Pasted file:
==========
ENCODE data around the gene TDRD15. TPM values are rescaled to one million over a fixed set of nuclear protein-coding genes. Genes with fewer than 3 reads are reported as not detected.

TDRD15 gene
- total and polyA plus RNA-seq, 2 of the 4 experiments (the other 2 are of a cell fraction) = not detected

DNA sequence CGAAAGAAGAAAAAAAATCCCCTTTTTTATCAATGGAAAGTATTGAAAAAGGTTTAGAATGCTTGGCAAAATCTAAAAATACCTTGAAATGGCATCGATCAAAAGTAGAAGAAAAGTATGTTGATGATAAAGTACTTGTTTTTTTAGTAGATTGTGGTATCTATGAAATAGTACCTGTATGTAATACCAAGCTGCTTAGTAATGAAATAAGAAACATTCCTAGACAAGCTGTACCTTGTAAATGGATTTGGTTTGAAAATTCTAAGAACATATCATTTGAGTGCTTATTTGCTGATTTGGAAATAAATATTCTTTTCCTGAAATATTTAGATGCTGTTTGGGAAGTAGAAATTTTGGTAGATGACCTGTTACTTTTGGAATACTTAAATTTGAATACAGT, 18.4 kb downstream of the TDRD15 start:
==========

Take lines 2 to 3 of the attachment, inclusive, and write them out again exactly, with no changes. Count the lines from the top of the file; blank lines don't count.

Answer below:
TDRD15 gene
- total and polyA plus RNA-seq, 2 of the 4 experiments (the other 2 are of a cell fraction) = not detected